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Real Life People Who Inspired 9 Famous Songs We All Love

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Muses have always played a powerful role in art. From Da Vinci's Mona Lisa to Kate Moss inspiring entire fashion lines in her heyday, artists have always been able to create memorable works when they come into contact with people who make them feel something.

And it's no different when it comes to music. We've sang so many of these songs out loud, not knowing the folks who inspired them. Here are the real life people who inspired nine of the most popular songs in modern music history.

1. Uptown Girl by Billy Joel

The lyrics to Billy Joel's catchy 1983 hit describes a poor man who is in love with an upper class girl. Chances are you at least know the part of the song which goes, "Uptown girl, she's been living in her uptown world. I bet she's never had a backstreet guy. I bet her momma never told her why."

An interesting fact is that the song was inspired by the real-life Uptown girls in Joel's life. When he started writing the song, he was dating famous model, Elle Macpherson. When the relationship ended, Joel began dating Christine Brinkley, another famous model.

The song talks about him, Joel, dating a hot, upper-class girl, Macpherson, and later, Brinkley. Uptown Girl must have done its magic because Brinkley starred in the music video and married him two years later.

2. Maybe I'm Amazed by Paul McCartney

Paul McCartney was a founding member of The Beatles who remains wildly popular. When the band broke up in 1969, he was hit particularly hard by what he referred to as the band's "divorce." Paul sunk into a deep depression and later credited his wife, Linda, with helping him get through this particularly tough time.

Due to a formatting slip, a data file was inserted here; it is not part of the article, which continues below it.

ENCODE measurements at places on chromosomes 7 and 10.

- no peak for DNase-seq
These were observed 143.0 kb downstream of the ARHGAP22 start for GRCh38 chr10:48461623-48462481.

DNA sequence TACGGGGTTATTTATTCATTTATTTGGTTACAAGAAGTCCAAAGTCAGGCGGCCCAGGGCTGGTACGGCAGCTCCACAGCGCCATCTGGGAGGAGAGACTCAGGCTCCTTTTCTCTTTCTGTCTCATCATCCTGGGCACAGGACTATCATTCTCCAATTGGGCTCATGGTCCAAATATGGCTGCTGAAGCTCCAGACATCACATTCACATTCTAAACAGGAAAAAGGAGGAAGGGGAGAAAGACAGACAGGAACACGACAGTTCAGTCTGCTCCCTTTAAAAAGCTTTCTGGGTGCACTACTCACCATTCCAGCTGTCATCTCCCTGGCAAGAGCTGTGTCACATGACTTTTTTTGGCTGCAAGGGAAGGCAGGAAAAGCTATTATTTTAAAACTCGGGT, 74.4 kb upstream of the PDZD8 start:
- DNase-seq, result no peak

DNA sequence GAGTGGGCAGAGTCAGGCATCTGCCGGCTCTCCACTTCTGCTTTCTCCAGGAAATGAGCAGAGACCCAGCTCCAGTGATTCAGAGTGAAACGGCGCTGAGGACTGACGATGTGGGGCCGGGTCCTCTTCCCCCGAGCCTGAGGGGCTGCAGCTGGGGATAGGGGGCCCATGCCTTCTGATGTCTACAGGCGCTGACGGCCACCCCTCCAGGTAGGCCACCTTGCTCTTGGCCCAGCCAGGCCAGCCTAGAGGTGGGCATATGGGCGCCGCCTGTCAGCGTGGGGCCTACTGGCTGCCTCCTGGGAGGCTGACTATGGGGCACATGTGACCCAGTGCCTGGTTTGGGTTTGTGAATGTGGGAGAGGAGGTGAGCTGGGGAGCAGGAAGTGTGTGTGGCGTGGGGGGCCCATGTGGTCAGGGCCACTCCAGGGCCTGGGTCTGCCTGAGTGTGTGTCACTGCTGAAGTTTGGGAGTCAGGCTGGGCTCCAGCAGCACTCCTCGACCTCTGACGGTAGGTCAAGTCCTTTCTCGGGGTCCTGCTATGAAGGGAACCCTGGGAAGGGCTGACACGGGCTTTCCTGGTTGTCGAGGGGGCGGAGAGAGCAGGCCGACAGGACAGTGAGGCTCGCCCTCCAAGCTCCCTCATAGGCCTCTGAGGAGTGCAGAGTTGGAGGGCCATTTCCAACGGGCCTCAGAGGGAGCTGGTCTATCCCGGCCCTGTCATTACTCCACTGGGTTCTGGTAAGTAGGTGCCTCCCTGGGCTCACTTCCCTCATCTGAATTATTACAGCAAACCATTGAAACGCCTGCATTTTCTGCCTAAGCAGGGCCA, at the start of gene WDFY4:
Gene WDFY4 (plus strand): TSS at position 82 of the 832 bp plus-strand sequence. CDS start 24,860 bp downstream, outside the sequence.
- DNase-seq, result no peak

The song Maybe I'm Amazed talks about the bond the two have and his awe at her love for him. It is just one of several songs he wrote for her during the course of their 30 year relationship before she passed away.

3. Sweet Child o' Mine by Guns N Roses

In the 1980s, lead singer Axl Rose was smitten by his model girlfriend, Erin Everly. Like most lovesick young men, he decided to write a poem for her but was struggling with the right words.

One day, he heard Slash, the band's guitarist pay a riff in the upstairs room of the house they were staying in. It immediately inspired him to finish Erin's poem which he later turned into the band's biggest hits and one of the greatest rock love songs in history.

4. Take a Look at Me Now by Phil Collins

Phil Collins wrote this iconic hit after his marriage to his first wife, Andrea Bertorelli ended. He wrote the song in a moment of desperation, hoping the song could reconcile them. He said he hoped, "When she hears this, it's all going to be OK."

Although the song did not have the intended effect he hoped for, Collins is still grateful for this period of heartbreak which he says helped transform him from a musician into a lyricist. We're also grateful because without his breakup, we'd never have this karaoke song whose lyrics everyone feels guilty about knowing in its entirety.